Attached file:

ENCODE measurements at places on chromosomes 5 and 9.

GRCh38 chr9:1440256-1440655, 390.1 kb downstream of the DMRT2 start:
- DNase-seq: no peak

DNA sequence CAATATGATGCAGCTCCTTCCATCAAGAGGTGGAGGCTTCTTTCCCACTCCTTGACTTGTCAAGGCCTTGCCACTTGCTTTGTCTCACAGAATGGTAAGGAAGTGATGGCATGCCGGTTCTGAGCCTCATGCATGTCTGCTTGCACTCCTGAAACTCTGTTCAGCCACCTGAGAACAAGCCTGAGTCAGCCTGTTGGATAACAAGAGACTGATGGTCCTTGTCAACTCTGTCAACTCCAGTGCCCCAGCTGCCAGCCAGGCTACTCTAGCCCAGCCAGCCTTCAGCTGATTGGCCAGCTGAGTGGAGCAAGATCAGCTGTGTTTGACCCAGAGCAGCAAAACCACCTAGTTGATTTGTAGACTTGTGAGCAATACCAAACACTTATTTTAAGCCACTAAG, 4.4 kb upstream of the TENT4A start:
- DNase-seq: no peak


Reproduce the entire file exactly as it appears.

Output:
ENCODE measurements at places on chromosomes 5 and 9.

GRCh38 chr9:1440256-1440655, 390.1 kb downstream of the DMRT2 start:
- DNase-seq: no peak

DNA sequence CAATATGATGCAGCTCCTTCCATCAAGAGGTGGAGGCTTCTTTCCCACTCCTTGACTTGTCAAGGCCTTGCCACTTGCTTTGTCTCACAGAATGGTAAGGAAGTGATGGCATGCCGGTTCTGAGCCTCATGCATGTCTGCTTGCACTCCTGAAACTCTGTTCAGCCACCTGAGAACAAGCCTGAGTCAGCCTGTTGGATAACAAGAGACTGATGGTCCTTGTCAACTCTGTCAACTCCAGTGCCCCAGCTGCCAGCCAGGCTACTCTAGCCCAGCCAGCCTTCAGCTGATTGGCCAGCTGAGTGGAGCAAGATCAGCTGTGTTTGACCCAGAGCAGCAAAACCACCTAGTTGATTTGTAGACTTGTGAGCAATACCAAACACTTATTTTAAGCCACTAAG, 4.4 kb upstream of the TENT4A start:
- DNase-seq: no peak